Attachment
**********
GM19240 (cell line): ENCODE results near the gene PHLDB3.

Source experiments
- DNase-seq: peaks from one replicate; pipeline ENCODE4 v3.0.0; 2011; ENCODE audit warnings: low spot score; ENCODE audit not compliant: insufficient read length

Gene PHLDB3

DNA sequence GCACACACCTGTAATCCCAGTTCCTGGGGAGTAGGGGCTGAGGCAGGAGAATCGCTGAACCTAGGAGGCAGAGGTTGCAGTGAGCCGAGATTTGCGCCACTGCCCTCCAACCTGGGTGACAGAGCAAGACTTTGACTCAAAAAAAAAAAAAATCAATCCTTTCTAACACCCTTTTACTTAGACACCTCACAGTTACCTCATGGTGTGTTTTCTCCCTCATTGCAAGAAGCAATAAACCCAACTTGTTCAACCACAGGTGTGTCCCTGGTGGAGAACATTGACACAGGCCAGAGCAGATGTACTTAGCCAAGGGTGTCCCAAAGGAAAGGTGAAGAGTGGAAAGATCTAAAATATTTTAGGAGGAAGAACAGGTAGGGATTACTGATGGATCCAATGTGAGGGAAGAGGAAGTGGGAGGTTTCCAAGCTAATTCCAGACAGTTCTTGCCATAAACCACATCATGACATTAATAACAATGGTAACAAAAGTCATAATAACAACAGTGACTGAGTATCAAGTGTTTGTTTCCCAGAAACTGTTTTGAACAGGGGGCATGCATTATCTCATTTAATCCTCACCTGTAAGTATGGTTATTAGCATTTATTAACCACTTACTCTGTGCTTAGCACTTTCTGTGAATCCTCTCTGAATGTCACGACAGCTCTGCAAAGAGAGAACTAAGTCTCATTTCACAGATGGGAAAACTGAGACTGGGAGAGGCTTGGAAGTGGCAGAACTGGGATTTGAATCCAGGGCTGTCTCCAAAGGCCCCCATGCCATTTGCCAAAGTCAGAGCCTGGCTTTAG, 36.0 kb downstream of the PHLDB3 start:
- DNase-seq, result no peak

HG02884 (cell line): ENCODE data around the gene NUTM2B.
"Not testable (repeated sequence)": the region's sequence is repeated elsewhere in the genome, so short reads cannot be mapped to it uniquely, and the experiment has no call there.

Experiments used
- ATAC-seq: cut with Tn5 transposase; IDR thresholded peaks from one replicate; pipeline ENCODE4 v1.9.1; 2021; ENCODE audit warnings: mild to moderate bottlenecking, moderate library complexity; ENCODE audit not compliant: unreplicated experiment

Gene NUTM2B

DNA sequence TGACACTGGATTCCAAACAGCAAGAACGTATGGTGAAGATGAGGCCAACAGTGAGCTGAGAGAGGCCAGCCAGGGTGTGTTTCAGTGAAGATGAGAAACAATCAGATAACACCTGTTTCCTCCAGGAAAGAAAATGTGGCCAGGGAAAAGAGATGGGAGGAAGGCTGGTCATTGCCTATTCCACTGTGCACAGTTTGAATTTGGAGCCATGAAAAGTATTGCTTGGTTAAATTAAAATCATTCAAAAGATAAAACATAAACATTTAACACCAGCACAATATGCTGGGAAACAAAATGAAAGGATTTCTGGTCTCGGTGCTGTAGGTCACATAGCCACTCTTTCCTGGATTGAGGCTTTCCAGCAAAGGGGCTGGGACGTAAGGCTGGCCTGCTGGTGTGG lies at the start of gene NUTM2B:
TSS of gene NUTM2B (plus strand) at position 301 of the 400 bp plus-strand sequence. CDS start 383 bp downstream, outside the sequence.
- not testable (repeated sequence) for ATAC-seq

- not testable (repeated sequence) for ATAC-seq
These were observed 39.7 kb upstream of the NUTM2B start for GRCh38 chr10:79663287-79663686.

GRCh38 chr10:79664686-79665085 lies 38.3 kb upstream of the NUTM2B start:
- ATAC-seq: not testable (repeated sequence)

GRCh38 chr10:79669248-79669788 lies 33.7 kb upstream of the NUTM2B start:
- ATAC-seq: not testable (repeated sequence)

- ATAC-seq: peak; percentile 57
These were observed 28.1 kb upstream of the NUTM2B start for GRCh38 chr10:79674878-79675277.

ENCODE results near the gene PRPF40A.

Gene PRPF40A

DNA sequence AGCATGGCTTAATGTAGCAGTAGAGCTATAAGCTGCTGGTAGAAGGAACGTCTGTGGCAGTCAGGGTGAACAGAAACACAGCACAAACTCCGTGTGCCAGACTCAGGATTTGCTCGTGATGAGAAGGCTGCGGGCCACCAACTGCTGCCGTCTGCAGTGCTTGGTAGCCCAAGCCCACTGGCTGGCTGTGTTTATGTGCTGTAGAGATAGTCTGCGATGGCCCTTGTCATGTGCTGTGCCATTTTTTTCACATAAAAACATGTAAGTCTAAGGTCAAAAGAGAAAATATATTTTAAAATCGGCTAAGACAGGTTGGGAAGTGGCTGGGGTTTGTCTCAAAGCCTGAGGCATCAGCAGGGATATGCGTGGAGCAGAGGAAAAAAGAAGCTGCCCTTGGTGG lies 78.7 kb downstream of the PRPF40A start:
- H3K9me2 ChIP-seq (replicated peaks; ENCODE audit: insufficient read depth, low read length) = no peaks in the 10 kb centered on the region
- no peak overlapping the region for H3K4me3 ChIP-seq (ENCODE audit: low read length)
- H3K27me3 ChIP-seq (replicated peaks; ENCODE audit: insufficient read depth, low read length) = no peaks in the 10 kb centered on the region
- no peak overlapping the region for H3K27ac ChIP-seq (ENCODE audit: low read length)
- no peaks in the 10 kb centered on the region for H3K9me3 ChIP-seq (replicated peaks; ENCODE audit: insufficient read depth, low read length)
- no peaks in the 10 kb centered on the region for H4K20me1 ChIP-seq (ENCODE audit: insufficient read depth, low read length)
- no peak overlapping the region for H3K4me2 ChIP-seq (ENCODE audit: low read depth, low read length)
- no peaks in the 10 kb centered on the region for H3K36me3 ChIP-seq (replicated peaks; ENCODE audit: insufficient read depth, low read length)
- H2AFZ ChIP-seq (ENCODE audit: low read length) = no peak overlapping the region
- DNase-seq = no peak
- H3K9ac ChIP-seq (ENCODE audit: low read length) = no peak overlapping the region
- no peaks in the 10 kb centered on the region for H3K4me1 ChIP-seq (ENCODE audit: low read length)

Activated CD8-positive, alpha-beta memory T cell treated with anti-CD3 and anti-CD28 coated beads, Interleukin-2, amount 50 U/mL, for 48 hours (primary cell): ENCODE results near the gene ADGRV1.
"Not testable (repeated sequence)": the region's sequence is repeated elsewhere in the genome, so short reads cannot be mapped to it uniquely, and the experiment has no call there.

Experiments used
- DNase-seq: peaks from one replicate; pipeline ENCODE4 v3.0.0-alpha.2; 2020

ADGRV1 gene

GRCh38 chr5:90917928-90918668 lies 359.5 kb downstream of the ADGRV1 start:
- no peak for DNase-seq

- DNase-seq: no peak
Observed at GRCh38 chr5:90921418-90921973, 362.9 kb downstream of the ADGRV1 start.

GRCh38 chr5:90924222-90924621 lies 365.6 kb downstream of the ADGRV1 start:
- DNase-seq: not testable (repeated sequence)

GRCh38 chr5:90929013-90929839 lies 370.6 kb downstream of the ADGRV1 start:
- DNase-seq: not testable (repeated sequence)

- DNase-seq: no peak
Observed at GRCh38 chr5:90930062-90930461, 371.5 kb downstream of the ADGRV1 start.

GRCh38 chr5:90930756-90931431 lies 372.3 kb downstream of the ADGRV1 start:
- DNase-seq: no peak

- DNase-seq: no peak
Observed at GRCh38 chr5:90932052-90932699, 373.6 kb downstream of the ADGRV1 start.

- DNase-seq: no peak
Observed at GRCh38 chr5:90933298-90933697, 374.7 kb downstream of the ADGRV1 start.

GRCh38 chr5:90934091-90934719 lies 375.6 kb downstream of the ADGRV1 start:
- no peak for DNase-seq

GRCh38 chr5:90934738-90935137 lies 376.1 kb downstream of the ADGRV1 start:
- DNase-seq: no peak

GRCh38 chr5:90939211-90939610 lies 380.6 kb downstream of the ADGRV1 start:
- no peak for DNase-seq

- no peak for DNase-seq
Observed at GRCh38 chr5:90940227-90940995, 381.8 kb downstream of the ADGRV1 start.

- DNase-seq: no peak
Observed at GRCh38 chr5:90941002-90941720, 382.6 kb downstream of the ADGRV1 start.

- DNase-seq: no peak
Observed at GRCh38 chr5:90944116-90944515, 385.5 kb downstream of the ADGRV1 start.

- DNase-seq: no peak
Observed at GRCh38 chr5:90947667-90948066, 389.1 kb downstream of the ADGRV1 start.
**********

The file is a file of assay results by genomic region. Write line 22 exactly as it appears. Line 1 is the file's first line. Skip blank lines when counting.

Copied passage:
These were observed 28.1 kb upstream of the NUTM2B start for GRCh38 chr10:79674878-79675277.